NEW YORK (AP) — When Jennifer Busch went to work in her family's uniform business her biggest challenge had little to do with work.
She and her father disagreed over her vision for building I. Buss & Allan, how to manage its long-time workers and where to manufacture the garments. At times, the atmosphere was so unpleasant that Busch and her father, Stuart, didn't speak to one another — for months. Busch, who expected to take over the New York-based company when her father retired, had to find a way to work with, and around, people in the company including her dad.
"His way worked for a certain time — he kept the business running for 50 years. That's no small feat," Busch says. "But it's one thing to keep it running and another thing to grow it."
Busch says she survived by gritting her teeth, picking her battles carefully and sticking to her mission: to keep building the company. Most importantly, she focused on bringing in revenue.
I. Buss & Allan sells and rents uniforms for people in a variety of industries including doormen, maintenance workers, firemen and restaurant employees. When Busch started working in the company about 16 years ago, her father taught her everything about the business, starting with doing the laundry. But as she took on more management responsibilities and introduce new ideas, he resisted.
When she wanted to make garments including shirts in China, he opposed the plan.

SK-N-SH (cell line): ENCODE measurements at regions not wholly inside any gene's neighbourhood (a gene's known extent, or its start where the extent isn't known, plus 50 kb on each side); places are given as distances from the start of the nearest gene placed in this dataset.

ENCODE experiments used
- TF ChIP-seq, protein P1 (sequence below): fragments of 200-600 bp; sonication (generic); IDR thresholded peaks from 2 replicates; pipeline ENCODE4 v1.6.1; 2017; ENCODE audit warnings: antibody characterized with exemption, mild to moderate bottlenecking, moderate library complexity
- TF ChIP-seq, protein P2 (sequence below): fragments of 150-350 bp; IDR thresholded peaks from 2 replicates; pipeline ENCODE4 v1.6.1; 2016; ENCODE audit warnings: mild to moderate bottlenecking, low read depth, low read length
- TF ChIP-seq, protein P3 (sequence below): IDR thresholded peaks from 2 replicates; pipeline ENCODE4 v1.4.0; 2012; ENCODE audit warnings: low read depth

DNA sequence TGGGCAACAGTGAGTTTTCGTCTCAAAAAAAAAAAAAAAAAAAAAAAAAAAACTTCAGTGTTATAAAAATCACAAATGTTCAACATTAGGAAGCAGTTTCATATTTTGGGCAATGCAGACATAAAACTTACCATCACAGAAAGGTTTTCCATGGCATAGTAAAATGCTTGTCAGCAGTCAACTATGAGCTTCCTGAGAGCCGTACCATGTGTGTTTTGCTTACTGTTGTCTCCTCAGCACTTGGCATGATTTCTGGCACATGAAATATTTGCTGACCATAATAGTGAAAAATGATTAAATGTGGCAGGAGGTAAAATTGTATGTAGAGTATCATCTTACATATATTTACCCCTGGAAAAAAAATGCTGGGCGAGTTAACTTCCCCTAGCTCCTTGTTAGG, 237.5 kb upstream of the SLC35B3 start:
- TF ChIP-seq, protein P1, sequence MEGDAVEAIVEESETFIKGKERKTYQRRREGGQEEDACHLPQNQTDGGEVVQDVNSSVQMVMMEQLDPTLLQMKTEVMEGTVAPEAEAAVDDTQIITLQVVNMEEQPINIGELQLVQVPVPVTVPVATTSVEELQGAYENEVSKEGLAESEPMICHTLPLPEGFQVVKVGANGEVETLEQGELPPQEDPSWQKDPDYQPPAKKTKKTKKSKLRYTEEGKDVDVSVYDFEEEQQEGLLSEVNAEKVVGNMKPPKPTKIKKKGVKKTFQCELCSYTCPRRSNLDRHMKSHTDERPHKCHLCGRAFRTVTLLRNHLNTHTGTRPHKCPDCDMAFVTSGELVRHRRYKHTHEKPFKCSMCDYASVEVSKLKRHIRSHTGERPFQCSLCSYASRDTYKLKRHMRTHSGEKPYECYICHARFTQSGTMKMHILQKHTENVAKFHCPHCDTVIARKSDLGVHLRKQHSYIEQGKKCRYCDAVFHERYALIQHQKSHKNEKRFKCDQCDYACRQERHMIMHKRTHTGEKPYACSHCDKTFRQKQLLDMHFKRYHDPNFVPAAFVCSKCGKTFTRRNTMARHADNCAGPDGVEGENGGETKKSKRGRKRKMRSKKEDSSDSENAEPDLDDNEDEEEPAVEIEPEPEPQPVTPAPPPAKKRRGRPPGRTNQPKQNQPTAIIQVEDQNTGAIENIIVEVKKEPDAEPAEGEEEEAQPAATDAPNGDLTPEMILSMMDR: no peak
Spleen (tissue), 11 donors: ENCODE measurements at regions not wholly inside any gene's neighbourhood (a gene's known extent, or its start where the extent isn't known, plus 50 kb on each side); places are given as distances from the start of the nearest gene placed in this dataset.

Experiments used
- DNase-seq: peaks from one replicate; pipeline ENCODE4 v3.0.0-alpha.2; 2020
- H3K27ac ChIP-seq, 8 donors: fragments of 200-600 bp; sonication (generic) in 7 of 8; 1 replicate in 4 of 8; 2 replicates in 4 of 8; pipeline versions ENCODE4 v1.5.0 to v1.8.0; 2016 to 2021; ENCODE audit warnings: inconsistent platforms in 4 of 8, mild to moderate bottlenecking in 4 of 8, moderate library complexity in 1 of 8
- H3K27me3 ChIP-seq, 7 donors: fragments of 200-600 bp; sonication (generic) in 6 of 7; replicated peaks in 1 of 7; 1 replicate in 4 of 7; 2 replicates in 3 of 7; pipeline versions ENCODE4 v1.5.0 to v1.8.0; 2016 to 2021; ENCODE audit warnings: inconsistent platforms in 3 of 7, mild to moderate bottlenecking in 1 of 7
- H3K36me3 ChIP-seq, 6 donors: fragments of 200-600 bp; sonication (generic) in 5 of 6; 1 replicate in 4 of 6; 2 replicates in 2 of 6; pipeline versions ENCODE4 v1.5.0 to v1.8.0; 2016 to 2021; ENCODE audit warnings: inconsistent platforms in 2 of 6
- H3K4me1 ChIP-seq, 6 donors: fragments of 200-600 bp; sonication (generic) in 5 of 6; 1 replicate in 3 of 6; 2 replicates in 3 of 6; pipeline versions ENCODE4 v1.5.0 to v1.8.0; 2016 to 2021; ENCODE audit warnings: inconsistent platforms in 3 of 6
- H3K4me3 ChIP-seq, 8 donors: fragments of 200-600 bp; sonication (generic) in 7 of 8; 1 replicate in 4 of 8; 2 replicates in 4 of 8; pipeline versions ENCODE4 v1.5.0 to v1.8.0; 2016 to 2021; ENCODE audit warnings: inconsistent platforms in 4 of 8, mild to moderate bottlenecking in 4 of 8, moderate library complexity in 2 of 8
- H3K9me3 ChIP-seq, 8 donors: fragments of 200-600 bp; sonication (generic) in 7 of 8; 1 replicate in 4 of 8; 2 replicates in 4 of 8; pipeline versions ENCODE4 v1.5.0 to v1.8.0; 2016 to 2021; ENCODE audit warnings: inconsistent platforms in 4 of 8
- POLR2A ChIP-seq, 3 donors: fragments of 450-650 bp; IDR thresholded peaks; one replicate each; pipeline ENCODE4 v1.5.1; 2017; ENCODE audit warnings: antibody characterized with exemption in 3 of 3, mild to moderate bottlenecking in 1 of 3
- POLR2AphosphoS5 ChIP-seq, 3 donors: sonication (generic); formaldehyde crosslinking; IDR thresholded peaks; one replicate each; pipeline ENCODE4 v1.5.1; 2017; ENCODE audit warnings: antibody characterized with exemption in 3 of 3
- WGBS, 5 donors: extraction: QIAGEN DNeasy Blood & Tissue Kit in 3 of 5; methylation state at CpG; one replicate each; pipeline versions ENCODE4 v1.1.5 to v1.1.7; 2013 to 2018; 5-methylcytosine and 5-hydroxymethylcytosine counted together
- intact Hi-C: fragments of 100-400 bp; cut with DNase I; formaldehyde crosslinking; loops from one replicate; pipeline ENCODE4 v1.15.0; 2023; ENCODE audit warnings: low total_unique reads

"He said, 'what will we get? It's a lot of headaches,'" Busch says. "I told him, 'there are headaches everywhere. We can save some money and have good quality.'"
Busch got her way. While she says her father is stubborn, so is she.
Some of the biggest fights were over staffing. Busch's vision for the company included designing uniforms to fit with customers' brands. She was aggressive in bringing in business from commercial real estate companies, including the uniforms for doormen. But long-time employees balked at the changes.
"They actually were impeding the progress of the company," Busch says. "I needed the company to be managed differently in order to support the new business."
So she began firing most of the 20 workers, angering her father even though he eventually agreed. But he said no when she wanted to fire some of his oldest employees, the ones he was most attached to.
Busch worked around them.
"I hired other people who could do their jobs and started shifting more and more responsibility on to those people," she says. "I trained them to be sure things got done the way I wanted them to get done."
All the while, the tension between father and daughter grew to the point where they avoided speaking for weeks or even months. Busch stopped going to family events. Going to work every day became painful.
"I would come into the office, I would work and do my thing," she says.
The strife helped convince her father a year and a half ago that it was time to retire, at age 78.
"He started to realize that he had to retire because we had different management styles and so much tension had built up between us," Busch says. "But I had tripled our revenue, so what could he say?"
Their relationship has improved tremendously since his retirement. Busch feels comfortable asking her father for advice, for example, about some of the company's new uniform designs.
"He's the person I would go to for help," she says.